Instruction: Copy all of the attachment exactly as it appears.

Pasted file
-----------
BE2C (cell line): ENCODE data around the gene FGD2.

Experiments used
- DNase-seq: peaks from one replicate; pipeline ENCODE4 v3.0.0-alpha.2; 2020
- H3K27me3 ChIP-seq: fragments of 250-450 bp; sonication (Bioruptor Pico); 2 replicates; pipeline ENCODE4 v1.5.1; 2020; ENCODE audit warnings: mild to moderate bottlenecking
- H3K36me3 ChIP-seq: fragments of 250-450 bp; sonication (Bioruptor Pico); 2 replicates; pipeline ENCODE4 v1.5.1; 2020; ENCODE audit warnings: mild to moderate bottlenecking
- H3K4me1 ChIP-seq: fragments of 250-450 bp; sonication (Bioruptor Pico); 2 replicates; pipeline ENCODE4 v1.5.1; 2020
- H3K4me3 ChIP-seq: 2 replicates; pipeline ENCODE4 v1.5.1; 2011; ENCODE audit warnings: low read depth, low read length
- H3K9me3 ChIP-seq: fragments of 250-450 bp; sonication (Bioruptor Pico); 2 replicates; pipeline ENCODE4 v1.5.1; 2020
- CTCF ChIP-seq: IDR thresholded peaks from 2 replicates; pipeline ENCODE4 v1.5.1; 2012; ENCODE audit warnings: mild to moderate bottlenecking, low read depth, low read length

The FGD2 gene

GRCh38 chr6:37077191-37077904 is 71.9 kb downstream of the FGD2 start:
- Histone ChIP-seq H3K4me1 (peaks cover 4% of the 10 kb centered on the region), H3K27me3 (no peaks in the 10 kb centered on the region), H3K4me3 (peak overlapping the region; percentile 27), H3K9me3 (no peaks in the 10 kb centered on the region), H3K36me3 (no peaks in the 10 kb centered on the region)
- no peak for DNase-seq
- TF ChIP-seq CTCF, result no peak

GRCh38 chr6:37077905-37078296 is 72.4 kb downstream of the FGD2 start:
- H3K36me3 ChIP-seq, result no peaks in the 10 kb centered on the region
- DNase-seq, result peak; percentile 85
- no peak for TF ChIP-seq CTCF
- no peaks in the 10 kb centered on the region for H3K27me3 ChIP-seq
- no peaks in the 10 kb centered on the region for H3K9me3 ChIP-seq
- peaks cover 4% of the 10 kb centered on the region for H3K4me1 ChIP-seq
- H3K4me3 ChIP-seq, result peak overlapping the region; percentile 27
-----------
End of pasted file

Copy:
BE2C (cell line): ENCODE data around the gene FGD2.

Experiments used
- DNase-seq: peaks from one replicate; pipeline ENCODE4 v3.0.0-alpha.2; 2020
- H3K27me3 ChIP-seq: fragments of 250-450 bp; sonication (Bioruptor Pico); 2 replicates; pipeline ENCODE4 v1.5.1; 2020; ENCODE audit warnings: mild to moderate bottlenecking
- H3K36me3 ChIP-seq: fragments of 250-450 bp; sonication (Bioruptor Pico); 2 replicates; pipeline ENCODE4 v1.5.1; 2020; ENCODE audit warnings: mild to moderate bottlenecking
- H3K4me1 ChIP-seq: fragments of 250-450 bp; sonication (Bioruptor Pico); 2 replicates; pipeline ENCODE4 v1.5.1; 2020
- H3K4me3 ChIP-seq: 2 replicates; pipeline ENCODE4 v1.5.1; 2011; ENCODE audit warnings: low read depth, low read length
- H3K9me3 ChIP-seq: fragments of 250-450 bp; sonication (Bioruptor Pico); 2 replicates; pipeline ENCODE4 v1.5.1; 2020
- CTCF ChIP-seq: IDR thresholded peaks from 2 replicates; pipeline ENCODE4 v1.5.1; 2012; ENCODE audit warnings: mild to moderate bottlenecking, low read depth, low read length

The FGD2 gene

GRCh38 chr6:37077191-37077904 is 71.9 kb downstream of the FGD2 start:
- Histone ChIP-seq H3K4me1 (peaks cover 4% of the 10 kb centered on the region), H3K27me3 (no peaks in the 10 kb centered on the region), H3K4me3 (peak overlapping the region; percentile 27), H3K9me3 (no peaks in the 10 kb centered on the region), H3K36me3 (no peaks in the 10 kb centered on the region)
- no peak for DNase-seq
- TF ChIP-seq CTCF, result no peak

GRCh38 chr6:37077905-37078296 is 72.4 kb downstream of the FGD2 start:
- H3K36me3 ChIP-seq, result no peaks in the 10 kb centered on the region
- DNase-seq, result peak; percentile 85
- no peak for TF ChIP-seq CTCF
- no peaks in the 10 kb centered on the region for H3K27me3 ChIP-seq
- no peaks in the 10 kb centered on the region for H3K9me3 ChIP-seq
- peaks cover 4% of the 10 kb centered on the region for H3K4me1 ChIP-seq
- H3K4me3 ChIP-seq, result peak overlapping the region; percentile 27